1. The Past
A key marketing strategy during the emergence of theme parks in the 1950’s and 1960’s was to bring popular television characters to life. That was the theme behind Disneyland. Among the most popular shows of the era were westerns with cowboy heroes like the Lone Ranger, Roy Rogers and Gene Autry. And also Hoppalong Cassidy, aka William Boyd. An entrepreneur as well as an actor, Boyd tried to capitalize on his movie and TV success by opening Hoppyland in the Los Angeles area in 1951. Typical of the attractions was a pony cart ride around a man-made mountain stocked with goats. And Boyd himself made personal appearances espousing the “Hoppy code of conduct.” That involved drinking milk, eating vegetables and listening to your parents. One can only imagine how that resonated with the teenagers who the family dragged along. Apparently, Hoppyland didn’t resonate that well with anyone and was shuttered after four years.
As the baby boom generation began to graduate from Mickey Mouse Clubhouse, in addition to Westerns they began to watch more mature (slightly) prime time animated shows like the Flintstones. The popularity of this cartoon saga of a caveman family with modern blue collar sensibilities inspired a number of theme parks. One of those was Bedrock City in Williams, Ariz., not far from the Grand Canyon. Opened in 1972 with actors playing Fred Flintstone and Barney Rubble, Bedrock City offered attractions like foot-pedaled cars and a slide that looked like a brontosaurus tail. For lunch you could snag a Fishasaurus sandwich. Why is this park listed in the past when it is still open? One recent blogger visitor noted: “The park employs two or three people at best. Infrequent visitors drift in and out.” It is apparently in an advanced stage of decay although they continue to play Flintstones cartoons over the loudspeakers. A sister Bedrock City park in Custer, S.D., closed last year. This one has been up for sale for $2 million since 2015.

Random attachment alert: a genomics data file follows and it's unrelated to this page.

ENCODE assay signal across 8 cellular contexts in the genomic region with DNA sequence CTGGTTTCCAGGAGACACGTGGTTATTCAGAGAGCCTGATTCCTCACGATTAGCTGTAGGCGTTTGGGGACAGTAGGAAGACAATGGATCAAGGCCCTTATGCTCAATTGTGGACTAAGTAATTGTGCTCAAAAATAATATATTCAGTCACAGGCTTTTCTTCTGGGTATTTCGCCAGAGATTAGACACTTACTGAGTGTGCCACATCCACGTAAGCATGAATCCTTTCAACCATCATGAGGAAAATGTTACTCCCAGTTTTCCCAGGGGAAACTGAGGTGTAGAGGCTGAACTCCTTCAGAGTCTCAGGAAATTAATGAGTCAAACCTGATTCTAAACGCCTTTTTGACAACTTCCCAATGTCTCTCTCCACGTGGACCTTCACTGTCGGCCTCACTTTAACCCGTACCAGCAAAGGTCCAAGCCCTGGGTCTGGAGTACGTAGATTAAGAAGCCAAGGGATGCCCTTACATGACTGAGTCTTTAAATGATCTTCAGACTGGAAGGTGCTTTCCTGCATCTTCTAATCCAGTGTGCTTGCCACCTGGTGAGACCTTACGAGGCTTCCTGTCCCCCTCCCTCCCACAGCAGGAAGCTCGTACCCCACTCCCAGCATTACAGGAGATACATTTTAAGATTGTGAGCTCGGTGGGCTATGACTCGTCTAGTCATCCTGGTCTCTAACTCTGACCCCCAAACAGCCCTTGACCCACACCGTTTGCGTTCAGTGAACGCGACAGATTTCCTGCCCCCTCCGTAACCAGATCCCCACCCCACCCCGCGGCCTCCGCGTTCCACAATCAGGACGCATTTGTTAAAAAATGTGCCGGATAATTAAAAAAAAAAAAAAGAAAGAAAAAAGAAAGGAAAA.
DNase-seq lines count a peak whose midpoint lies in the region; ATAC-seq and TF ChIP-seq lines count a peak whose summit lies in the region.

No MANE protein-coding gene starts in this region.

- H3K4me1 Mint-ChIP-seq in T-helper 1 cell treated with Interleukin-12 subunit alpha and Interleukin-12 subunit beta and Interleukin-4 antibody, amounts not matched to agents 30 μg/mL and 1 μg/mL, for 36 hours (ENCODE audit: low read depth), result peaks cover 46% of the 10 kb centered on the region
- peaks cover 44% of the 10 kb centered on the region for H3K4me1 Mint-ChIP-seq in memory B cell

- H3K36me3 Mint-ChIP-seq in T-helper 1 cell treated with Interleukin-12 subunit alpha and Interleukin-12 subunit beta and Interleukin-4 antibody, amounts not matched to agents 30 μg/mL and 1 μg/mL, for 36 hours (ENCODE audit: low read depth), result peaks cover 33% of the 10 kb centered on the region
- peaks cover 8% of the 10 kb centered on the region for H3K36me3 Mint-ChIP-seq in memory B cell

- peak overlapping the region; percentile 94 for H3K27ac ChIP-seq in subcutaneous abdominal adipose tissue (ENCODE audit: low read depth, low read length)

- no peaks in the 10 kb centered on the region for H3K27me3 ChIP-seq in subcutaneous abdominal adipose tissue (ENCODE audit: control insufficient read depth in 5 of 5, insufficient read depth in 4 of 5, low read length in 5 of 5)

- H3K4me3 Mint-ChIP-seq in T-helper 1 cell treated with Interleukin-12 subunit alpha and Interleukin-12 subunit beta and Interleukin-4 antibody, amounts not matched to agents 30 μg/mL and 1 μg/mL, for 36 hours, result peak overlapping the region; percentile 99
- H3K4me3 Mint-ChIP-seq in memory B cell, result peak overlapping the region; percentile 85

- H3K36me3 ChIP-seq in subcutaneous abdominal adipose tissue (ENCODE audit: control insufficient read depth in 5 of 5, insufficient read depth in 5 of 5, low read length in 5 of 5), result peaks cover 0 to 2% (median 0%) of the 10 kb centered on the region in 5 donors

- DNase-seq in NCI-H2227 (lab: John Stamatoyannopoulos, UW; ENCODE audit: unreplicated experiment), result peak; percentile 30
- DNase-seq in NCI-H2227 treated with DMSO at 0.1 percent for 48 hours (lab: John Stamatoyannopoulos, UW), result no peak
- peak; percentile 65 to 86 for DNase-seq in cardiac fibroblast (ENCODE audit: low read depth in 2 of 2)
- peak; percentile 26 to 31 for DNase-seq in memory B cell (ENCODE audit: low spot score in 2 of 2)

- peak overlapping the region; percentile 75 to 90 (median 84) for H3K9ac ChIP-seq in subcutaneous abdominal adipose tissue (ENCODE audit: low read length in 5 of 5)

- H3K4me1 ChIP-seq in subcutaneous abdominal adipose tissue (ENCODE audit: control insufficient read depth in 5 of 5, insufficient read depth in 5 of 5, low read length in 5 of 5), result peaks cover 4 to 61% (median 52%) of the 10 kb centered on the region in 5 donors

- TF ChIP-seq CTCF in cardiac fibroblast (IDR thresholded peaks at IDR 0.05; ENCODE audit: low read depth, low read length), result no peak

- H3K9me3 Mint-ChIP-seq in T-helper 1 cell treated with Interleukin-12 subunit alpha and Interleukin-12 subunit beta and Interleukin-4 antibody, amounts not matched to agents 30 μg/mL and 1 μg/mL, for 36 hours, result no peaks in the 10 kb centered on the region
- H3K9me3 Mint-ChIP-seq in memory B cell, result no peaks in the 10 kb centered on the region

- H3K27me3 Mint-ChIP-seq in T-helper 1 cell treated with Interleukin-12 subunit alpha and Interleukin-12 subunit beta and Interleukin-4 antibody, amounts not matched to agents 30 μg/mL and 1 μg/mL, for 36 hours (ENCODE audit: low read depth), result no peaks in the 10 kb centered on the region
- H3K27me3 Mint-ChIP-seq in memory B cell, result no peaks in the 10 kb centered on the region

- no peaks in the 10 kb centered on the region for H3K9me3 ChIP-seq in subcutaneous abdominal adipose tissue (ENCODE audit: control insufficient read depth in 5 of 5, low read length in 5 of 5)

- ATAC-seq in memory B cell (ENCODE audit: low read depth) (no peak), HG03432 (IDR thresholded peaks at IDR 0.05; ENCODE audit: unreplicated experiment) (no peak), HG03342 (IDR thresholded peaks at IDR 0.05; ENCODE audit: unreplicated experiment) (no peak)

This northwest New Jersey water park has the reputation as the most dangerous theme park ever. It opened in 1978 at the site of the Great Gorge Ski Resort and closed in 1996. During that time six customers were reported to have died at the water park, which locals commonly refered to as “Traction Park” or “Class Action Park.” A Mashable story referred to it as “A lawless land that was ruled by drunk teenage employees, frequented by even drunker teenage guests, and filled with rides that seemed to defy even the most basic notions of physics and common sense.”
The park was reopened in 1998 with new owners, a new name, Mountain Creek, and without the unsafe rides. After the wave of publicity that followed the Mashable article and with a more adventurous new owner, the name was changed back to Action Park in 2014. But alas, the ownership changed again and with this owner not wishing to perpetuate the “lawless land” image, the name was changed back to Mountain Creek for this summer season. Mountain Creek is actually a lovely water park built on a ski slope in mostly wooded terrain. It is refreshingly pleasant on even the hottest summer days. I visited recently and only whacked my head against a sidewall once.
2. The Present